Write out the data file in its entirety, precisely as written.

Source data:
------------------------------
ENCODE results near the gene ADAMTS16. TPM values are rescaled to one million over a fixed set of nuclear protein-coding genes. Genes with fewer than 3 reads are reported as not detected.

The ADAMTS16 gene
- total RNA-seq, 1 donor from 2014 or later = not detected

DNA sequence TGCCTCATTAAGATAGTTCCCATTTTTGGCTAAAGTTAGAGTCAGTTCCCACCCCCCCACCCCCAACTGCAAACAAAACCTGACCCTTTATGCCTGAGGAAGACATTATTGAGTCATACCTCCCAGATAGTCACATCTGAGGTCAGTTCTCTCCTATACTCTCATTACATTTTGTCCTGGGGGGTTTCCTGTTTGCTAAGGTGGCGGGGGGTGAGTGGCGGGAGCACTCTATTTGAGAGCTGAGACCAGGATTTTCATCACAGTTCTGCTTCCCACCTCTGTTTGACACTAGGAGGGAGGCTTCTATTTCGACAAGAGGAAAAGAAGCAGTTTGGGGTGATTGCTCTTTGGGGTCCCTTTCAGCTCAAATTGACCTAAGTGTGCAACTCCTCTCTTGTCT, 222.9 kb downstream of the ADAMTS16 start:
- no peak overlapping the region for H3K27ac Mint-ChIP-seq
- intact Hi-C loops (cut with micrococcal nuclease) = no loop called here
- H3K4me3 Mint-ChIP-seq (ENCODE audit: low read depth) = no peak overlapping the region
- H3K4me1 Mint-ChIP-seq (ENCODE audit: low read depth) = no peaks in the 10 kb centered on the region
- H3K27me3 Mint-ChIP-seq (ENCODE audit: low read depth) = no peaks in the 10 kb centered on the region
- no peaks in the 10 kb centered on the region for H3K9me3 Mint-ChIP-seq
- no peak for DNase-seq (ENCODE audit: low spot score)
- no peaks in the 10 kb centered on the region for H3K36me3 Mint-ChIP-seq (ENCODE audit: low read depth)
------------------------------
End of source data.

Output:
ENCODE results near the gene ADAMTS16. TPM values are rescaled to one million over a fixed set of nuclear protein-coding genes. Genes with fewer than 3 reads are reported as not detected.

The ADAMTS16 gene
- total RNA-seq, 1 donor from 2014 or later = not detected

DNA sequence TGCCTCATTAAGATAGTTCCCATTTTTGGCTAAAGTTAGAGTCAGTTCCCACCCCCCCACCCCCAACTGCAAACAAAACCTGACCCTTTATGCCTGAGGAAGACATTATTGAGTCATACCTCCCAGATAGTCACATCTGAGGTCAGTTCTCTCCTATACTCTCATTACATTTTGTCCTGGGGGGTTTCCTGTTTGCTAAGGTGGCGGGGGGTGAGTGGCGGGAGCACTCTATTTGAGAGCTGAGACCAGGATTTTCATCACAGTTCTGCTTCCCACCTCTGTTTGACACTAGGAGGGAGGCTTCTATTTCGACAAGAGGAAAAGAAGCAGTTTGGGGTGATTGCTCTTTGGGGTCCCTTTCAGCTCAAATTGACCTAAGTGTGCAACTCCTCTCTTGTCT, 222.9 kb downstream of the ADAMTS16 start:
- no peak overlapping the region for H3K27ac Mint-ChIP-seq
- intact Hi-C loops (cut with micrococcal nuclease) = no loop called here
- H3K4me3 Mint-ChIP-seq (ENCODE audit: low read depth) = no peak overlapping the region
- H3K4me1 Mint-ChIP-seq (ENCODE audit: low read depth) = no peaks in the 10 kb centered on the region
- H3K27me3 Mint-ChIP-seq (ENCODE audit: low read depth) = no peaks in the 10 kb centered on the region
- no peaks in the 10 kb centered on the region for H3K9me3 Mint-ChIP-seq
- no peak for DNase-seq (ENCODE audit: low spot score)
- no peaks in the 10 kb centered on the region for H3K36me3 Mint-ChIP-seq (ENCODE audit: low read depth)